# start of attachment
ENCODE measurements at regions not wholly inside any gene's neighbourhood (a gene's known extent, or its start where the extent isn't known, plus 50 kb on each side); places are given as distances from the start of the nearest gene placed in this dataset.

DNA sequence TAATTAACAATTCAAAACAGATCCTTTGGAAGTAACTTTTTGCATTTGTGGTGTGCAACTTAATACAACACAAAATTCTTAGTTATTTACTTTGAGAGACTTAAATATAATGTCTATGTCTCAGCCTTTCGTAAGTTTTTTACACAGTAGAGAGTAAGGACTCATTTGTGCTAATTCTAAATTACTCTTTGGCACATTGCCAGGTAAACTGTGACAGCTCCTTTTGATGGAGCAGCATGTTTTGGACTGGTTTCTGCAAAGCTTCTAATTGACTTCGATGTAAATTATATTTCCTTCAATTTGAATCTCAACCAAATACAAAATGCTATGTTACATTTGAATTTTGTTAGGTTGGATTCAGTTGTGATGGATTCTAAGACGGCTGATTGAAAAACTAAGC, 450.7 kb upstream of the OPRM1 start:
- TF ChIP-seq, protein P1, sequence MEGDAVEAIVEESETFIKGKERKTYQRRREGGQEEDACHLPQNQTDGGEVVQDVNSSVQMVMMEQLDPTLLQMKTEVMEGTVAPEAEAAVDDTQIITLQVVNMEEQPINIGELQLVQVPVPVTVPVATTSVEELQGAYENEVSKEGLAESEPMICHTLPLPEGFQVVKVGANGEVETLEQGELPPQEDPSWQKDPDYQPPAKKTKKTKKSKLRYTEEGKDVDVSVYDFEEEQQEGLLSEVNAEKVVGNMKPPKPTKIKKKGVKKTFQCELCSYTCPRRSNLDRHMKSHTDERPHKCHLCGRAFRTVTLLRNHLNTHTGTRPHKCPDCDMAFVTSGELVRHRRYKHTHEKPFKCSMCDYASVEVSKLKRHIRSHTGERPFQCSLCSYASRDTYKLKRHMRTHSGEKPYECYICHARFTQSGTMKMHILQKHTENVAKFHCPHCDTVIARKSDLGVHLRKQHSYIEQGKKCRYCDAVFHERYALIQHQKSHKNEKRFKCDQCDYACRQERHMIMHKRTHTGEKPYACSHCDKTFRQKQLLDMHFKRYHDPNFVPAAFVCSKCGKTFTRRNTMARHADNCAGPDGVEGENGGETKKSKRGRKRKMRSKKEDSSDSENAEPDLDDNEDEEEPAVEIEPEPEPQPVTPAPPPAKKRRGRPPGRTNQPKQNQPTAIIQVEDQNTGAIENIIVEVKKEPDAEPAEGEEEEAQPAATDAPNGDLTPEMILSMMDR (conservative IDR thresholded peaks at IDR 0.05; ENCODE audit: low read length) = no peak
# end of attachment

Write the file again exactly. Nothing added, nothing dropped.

ENCODE measurements at regions not wholly inside any gene's neighbourhood (a gene's known extent, or its start where the extent isn't known, plus 50 kb on each side); places are given as distances from the start of the nearest gene placed in this dataset.

DNA sequence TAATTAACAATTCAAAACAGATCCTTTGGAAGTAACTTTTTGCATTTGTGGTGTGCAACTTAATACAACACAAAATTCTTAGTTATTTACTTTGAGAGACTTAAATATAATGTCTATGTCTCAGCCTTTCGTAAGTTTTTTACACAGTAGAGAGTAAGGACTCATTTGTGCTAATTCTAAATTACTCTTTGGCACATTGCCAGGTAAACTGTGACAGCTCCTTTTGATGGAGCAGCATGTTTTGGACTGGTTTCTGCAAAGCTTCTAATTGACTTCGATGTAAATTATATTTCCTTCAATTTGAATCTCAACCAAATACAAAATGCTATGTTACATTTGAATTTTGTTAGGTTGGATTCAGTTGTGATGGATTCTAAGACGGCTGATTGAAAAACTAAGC, 450.7 kb upstream of the OPRM1 start:
- TF ChIP-seq, protein P1, sequence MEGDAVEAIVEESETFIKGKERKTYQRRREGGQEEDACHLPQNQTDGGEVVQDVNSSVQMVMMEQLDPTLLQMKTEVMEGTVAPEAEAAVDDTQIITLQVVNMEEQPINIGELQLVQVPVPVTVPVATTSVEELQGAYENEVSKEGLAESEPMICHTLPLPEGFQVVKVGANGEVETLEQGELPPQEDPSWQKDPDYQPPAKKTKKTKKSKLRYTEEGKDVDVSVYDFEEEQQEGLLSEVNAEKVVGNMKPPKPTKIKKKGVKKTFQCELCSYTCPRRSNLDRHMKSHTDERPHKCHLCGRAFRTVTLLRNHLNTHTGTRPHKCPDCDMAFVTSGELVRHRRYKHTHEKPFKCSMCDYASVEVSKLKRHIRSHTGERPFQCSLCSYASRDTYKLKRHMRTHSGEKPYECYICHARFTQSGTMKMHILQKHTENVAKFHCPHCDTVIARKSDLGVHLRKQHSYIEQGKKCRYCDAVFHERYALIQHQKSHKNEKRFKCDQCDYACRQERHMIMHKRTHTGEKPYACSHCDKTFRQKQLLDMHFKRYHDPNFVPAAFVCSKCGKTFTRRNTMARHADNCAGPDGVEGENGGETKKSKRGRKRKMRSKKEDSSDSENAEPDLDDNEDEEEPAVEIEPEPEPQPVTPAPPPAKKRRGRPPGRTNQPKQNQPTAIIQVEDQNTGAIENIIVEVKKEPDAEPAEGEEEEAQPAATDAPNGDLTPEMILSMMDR (conservative IDR thresholded peaks at IDR 0.05; ENCODE audit: low read length) = no peak